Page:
Blog Post by Dr Caitlin Peterson, Alumni graduated in Spring 2019
When Augusto showed me the kumquat-sized ball of dried manure, I gave a gasp of delight much like the one I make when someone hands me a plate of chocolate-chip cookies. I took it from him and rolled it around in my palm to better appreciate a masterful example of excremental architecture. This little poop souvenir was exactly what I had come here for.
No, I wasn’t in this far southern region of Brazil to study dung beetles, nor anything remotely like them. But what I really meant was that this humble insect was the perfect embodiment of the theme behind my PhD dissertation: that the component parts of diverse, multi-faceted ecosystems tend to interact in fascinating, sometimes beneficial, and often unexpected ways.
As Augusto explained to me that day, the dung beetle plays a special and often overlooked role in grazed pastures: they take the nitrogen and carbon in cow dung from the soil surface and redistribute it to deeper soil layers, all while creating networks of tiny tunnels that aerate the soil and facilitate water infiltration. Because cattle are the ones kindly providing the manure the beetles eat, the beetles go where cattle go.
Across six months at fazenda Espinilho, I immersed myself in the delightfully complex world of integrated crop-livestock systems. Espinilho is the site of a long-term experiment on these diversified agricultural production systems managed by the Grazing Ecology Research Group at the Federal University of Rio Grande do Sul, where Augusto was earning his Master’s degree, collaborators of the Gaudin Agroecology Lab at UC Davis. For 17+ years the experiment has tracked soil health, crop production, and animal and forage production in an annual rotation of summer soybeans with winter rye/oat pastures grazed by beef steers.
The fazenda is unique because it demonstrates a kind of de-specialization of agriculture not seen at that scale in many places outside of Brazil. Specialization in agriculture refers to the gradual winnowing of the number of commodities produced by an agricultural enterprise to just one, visible in modern landscapes of heavily intensive crop production – miles and miles of corn and soybeans – in some consolidated areas and intensive livestock production – concentrated feeding operations and large-scale dairies, for example – in others. While this evolution of our production systems has resulted in unprecedented gains in productivity, the costs to the environment and the resilience of agriculture have been huge.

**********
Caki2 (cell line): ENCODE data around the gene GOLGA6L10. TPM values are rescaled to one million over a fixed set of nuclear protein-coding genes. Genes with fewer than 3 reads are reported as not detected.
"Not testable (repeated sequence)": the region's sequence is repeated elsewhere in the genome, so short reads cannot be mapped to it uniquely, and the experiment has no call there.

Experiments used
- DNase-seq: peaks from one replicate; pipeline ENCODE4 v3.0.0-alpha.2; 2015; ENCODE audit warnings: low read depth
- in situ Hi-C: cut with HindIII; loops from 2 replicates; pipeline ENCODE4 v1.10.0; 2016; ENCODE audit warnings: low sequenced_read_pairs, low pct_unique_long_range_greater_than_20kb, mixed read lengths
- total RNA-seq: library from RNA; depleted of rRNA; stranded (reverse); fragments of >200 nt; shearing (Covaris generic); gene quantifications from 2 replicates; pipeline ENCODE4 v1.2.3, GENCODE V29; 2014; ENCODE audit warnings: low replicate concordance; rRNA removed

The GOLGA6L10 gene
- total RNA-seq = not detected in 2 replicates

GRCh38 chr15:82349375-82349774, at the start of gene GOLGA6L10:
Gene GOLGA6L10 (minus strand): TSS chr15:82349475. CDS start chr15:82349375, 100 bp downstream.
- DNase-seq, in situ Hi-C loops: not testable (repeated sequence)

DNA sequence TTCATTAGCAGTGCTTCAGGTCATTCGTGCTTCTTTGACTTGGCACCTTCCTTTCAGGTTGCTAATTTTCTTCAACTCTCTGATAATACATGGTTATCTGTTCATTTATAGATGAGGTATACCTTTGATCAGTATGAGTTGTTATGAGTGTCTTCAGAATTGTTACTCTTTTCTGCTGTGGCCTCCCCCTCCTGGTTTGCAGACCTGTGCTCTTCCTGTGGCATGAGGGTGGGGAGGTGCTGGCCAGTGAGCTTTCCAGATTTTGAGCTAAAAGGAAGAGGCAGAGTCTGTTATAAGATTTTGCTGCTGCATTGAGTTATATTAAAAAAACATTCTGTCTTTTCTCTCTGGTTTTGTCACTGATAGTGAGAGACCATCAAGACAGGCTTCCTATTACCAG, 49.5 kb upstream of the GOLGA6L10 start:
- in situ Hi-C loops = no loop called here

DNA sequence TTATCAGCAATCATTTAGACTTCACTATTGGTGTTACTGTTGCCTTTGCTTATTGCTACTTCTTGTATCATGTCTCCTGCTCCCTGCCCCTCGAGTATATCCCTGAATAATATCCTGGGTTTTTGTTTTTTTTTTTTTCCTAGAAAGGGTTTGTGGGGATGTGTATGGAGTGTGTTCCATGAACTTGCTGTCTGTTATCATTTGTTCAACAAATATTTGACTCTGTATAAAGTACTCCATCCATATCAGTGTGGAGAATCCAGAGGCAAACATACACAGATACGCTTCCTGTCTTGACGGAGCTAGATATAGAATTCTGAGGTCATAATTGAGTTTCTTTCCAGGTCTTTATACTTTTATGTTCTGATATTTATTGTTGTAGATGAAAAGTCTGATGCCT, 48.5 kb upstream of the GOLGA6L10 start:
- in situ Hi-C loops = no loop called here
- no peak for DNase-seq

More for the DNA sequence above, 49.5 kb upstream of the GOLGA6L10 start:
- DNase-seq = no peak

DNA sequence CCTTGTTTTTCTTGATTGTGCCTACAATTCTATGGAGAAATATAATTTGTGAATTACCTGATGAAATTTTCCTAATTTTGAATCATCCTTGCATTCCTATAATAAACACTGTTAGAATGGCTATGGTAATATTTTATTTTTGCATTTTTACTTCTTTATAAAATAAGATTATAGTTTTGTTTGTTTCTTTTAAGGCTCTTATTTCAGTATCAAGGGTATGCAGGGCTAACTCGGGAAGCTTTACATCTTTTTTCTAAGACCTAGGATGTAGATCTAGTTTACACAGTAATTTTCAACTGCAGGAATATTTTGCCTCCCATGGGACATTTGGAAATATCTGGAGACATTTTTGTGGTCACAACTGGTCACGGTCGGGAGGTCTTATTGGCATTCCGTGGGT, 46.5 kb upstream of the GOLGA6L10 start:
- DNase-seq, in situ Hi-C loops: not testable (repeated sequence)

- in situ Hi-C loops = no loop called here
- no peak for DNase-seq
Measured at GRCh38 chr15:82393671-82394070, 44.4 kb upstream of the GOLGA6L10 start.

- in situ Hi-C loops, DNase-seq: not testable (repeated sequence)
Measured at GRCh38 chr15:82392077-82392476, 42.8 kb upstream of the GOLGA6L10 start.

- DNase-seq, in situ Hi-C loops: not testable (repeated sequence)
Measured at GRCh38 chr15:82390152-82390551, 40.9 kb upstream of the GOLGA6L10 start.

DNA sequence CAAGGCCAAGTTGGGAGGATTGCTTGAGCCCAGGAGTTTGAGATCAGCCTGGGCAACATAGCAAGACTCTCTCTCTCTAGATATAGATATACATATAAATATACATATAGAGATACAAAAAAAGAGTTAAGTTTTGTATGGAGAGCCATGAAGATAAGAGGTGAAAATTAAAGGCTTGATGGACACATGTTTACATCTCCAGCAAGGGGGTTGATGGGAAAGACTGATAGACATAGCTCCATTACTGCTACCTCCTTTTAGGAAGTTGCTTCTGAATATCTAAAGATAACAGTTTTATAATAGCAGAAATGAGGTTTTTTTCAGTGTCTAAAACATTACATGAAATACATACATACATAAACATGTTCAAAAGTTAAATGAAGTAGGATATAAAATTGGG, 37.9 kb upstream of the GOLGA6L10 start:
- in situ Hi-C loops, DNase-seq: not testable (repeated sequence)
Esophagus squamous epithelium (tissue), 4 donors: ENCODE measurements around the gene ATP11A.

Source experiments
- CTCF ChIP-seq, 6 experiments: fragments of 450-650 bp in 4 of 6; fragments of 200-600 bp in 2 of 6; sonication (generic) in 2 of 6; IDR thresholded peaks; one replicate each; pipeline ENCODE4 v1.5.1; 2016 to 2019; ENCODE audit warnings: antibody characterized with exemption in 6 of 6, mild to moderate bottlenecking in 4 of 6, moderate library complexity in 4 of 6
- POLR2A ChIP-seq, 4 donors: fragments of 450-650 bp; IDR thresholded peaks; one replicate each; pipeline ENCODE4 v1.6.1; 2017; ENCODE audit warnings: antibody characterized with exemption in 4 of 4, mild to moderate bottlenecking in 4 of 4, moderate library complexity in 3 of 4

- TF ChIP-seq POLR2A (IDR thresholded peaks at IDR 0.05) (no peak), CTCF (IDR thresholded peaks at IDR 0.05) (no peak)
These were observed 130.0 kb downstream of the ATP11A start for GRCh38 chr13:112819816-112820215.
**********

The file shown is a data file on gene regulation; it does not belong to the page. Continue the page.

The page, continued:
And specialization is not only a characteristic of intensive systems, but also of extensive systems such as livestock grazing, which require much more land area for the production of relatively few tons of beef. In the 1980s, in response to massive conversion of native Cerrado, Pampa, and Amazon habitats to monocultures of soybean and extensive pasture systems, the Brazilian government began promoting the style of crop-livestock integration practiced at fazenda Espinilho. In Rio Grande do Sul state, the initiative largely took the form of cover crop grazing by beef cattle in no-till soybean systems.
Farmers in southern Brazil often sow winter rye cover crops to prevent soil erosion and supply the residue cover needed to suppress weeds for no-till management. Those cover crops represent a vast unexploited resource – why not use them for animal forage at a time of year when high-quality grazing can be hard to find? Theoretically, doing so would double the number of agricultural commodities produced on a unit of land while relieving pressure for expansion of pastureland into sensitive native ecosystems.
As an ecologist, habitat conservation and land-use efficiency are not the only reasons this system is exciting to me. Grazing animals on land that was before exclusively dedicated to a single crop is the ecosystem equivalent of adding a whole new trophic level to an otherwise species-impoverished context. That extra layer of diversity caters to the kind of things we ecologist love to talk about: interactions, feedbacks, synergisms, resilience, food webs, and other ecological fundamentals that are all at least partly contingent on the presence of biological diversity. Adding a new trophic level adds a new agent of change, new sources and new pathways for fluxes of energy and nutrients. In other words, where there is diversity, there is the possibility of being surprised.